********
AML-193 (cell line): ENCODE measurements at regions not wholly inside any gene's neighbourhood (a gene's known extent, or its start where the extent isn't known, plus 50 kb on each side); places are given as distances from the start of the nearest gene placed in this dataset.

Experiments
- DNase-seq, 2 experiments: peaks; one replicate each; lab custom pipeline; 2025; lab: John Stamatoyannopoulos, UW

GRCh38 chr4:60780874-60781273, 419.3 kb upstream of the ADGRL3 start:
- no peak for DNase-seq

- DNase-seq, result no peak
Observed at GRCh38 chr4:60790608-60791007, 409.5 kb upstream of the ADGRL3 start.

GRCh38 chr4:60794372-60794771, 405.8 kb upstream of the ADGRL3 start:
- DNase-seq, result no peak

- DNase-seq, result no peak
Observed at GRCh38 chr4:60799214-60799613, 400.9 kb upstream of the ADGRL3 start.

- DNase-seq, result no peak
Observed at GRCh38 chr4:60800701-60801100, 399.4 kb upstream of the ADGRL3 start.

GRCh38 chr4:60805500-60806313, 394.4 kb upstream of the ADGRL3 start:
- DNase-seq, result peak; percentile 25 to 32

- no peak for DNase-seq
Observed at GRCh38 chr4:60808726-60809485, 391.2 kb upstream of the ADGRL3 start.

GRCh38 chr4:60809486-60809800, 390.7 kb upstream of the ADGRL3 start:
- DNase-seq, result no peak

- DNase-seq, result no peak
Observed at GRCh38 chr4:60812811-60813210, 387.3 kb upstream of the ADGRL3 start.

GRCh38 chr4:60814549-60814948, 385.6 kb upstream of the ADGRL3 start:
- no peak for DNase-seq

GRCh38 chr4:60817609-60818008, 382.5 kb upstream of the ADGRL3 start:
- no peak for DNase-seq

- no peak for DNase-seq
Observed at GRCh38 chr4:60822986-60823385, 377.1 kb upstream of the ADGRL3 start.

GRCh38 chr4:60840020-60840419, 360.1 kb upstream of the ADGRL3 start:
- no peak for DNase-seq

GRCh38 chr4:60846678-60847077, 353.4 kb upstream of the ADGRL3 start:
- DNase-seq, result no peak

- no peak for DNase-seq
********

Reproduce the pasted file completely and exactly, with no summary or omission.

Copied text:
AML-193 (cell line): ENCODE measurements at regions not wholly inside any gene's neighbourhood (a gene's known extent, or its start where the extent isn't known, plus 50 kb on each side); places are given as distances from the start of the nearest gene placed in this dataset.

Experiments
- DNase-seq, 2 experiments: peaks; one replicate each; lab custom pipeline; 2025; lab: John Stamatoyannopoulos, UW

GRCh38 chr4:60780874-60781273, 419.3 kb upstream of the ADGRL3 start:
- no peak for DNase-seq

- DNase-seq, result no peak
Observed at GRCh38 chr4:60790608-60791007, 409.5 kb upstream of the ADGRL3 start.

GRCh38 chr4:60794372-60794771, 405.8 kb upstream of the ADGRL3 start:
- DNase-seq, result no peak

- DNase-seq, result no peak
Observed at GRCh38 chr4:60799214-60799613, 400.9 kb upstream of the ADGRL3 start.

- DNase-seq, result no peak
Observed at GRCh38 chr4:60800701-60801100, 399.4 kb upstream of the ADGRL3 start.

GRCh38 chr4:60805500-60806313, 394.4 kb upstream of the ADGRL3 start:
- DNase-seq, result peak; percentile 25 to 32

- no peak for DNase-seq
Observed at GRCh38 chr4:60808726-60809485, 391.2 kb upstream of the ADGRL3 start.

GRCh38 chr4:60809486-60809800, 390.7 kb upstream of the ADGRL3 start:
- DNase-seq, result no peak

- DNase-seq, result no peak
Observed at GRCh38 chr4:60812811-60813210, 387.3 kb upstream of the ADGRL3 start.

GRCh38 chr4:60814549-60814948, 385.6 kb upstream of the ADGRL3 start:
- no peak for DNase-seq

GRCh38 chr4:60817609-60818008, 382.5 kb upstream of the ADGRL3 start:
- no peak for DNase-seq

- no peak for DNase-seq
Observed at GRCh38 chr4:60822986-60823385, 377.1 kb upstream of the ADGRL3 start.

GRCh38 chr4:60840020-60840419, 360.1 kb upstream of the ADGRL3 start:
- no peak for DNase-seq

GRCh38 chr4:60846678-60847077, 353.4 kb upstream of the ADGRL3 start:
- DNase-seq, result no peak

- no peak for DNase-seq